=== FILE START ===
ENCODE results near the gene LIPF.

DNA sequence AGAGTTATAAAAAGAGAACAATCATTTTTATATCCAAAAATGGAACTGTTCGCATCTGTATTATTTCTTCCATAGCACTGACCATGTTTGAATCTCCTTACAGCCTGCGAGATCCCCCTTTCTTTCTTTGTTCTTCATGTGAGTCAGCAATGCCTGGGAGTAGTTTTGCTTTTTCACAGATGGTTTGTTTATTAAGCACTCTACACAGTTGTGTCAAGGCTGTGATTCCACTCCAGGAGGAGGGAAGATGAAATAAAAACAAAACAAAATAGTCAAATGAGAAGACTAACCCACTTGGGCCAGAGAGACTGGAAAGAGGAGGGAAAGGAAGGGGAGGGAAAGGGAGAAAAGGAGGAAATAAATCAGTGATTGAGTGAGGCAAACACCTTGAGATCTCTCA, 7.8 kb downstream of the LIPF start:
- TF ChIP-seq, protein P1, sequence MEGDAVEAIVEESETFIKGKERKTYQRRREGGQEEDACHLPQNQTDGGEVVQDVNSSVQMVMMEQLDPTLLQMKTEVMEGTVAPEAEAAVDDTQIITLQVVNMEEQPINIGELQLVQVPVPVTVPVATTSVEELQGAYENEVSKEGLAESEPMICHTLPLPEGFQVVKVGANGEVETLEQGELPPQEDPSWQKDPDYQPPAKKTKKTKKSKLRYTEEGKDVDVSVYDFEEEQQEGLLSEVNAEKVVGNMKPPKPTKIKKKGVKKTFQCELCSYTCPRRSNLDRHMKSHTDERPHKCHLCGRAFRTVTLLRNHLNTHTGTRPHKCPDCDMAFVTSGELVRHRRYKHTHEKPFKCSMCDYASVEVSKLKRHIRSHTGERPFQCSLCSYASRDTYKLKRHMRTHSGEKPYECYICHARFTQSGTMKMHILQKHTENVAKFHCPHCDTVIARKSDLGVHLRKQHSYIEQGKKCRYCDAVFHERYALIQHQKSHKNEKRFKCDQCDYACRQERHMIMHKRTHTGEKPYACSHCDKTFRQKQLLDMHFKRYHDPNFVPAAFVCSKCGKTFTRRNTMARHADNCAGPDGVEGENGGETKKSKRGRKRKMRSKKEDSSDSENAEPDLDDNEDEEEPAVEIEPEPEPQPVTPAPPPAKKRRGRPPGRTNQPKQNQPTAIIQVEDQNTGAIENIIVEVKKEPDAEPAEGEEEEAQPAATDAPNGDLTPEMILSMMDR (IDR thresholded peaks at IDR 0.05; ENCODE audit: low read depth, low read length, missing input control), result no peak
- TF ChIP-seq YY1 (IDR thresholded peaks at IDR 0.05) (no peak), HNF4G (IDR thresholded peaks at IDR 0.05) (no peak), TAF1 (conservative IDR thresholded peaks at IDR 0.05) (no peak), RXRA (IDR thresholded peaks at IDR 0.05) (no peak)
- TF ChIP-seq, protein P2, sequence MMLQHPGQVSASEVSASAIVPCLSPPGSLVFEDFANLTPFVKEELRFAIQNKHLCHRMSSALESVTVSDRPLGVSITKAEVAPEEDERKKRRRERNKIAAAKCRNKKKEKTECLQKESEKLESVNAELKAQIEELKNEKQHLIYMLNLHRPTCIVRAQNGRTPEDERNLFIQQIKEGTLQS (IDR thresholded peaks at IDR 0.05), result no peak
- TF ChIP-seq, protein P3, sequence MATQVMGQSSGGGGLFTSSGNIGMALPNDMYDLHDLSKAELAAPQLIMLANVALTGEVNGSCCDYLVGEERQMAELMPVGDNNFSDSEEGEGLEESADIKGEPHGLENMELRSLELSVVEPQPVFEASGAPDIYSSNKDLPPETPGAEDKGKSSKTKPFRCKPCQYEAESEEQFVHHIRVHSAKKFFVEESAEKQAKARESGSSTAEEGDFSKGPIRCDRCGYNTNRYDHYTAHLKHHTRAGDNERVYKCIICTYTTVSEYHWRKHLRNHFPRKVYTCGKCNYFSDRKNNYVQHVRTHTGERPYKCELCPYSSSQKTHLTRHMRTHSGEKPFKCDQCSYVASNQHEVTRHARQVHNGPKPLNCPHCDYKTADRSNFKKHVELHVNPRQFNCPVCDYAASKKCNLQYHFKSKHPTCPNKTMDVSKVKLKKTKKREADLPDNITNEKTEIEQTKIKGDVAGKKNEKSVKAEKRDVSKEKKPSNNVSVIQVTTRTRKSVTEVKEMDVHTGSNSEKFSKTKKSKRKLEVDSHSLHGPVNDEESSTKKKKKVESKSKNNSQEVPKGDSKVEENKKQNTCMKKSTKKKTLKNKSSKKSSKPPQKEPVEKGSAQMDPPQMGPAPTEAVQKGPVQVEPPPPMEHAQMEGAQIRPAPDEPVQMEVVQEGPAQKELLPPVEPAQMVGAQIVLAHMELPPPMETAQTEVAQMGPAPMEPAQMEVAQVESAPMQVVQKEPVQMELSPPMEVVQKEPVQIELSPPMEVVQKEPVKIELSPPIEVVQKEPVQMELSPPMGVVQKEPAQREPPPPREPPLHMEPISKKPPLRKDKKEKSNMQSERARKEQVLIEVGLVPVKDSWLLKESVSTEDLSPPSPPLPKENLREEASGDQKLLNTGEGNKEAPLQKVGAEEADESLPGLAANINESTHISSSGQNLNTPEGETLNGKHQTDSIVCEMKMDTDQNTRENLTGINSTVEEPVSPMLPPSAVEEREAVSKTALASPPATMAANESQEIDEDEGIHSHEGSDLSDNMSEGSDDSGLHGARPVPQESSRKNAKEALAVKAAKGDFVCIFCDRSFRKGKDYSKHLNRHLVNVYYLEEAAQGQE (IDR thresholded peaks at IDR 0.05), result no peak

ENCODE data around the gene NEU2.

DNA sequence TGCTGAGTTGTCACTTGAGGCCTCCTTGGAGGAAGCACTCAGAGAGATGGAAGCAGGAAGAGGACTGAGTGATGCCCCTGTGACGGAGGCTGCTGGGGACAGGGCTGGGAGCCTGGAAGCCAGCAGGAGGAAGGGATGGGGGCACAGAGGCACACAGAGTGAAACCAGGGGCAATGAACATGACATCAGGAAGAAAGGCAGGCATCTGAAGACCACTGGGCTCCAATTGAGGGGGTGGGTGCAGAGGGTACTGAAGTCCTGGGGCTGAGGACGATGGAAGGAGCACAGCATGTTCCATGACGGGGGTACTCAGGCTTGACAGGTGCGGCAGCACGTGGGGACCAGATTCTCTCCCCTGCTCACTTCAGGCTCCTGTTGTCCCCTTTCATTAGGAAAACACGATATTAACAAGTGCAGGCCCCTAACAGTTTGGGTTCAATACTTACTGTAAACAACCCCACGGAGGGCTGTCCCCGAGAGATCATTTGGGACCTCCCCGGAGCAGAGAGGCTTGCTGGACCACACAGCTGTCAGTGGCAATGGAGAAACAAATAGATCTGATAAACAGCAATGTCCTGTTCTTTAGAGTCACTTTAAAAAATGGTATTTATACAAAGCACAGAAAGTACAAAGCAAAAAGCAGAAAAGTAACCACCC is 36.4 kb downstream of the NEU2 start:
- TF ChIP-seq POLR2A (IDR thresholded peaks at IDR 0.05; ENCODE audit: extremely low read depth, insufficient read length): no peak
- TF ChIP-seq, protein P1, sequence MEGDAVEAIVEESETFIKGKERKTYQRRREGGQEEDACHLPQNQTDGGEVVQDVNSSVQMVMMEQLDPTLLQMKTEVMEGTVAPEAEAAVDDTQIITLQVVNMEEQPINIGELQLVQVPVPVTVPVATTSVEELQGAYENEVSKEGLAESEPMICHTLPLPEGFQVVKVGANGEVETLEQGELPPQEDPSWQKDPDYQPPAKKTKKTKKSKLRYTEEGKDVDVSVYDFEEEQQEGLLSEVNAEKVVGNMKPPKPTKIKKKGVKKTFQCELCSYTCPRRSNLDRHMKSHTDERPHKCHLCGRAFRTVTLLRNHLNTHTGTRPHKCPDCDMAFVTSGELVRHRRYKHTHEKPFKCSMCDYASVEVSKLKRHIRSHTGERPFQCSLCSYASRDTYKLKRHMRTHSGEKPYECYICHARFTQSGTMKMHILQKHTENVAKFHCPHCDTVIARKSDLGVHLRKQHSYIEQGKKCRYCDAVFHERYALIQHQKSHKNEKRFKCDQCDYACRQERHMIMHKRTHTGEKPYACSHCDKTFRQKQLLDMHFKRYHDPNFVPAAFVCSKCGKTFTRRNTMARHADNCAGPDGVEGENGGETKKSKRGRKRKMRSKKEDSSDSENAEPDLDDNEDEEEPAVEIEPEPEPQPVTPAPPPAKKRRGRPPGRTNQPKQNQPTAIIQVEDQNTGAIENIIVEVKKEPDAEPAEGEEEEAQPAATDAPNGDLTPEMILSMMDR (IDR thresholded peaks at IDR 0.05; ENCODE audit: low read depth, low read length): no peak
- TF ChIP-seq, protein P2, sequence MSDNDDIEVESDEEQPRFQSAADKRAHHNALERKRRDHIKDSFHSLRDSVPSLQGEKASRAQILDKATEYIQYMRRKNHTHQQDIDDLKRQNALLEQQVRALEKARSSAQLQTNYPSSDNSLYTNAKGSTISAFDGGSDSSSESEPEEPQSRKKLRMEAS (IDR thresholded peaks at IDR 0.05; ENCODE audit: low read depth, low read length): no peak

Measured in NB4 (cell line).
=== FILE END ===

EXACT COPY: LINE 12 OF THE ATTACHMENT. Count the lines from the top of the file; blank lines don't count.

Measured in NB4 (cell line).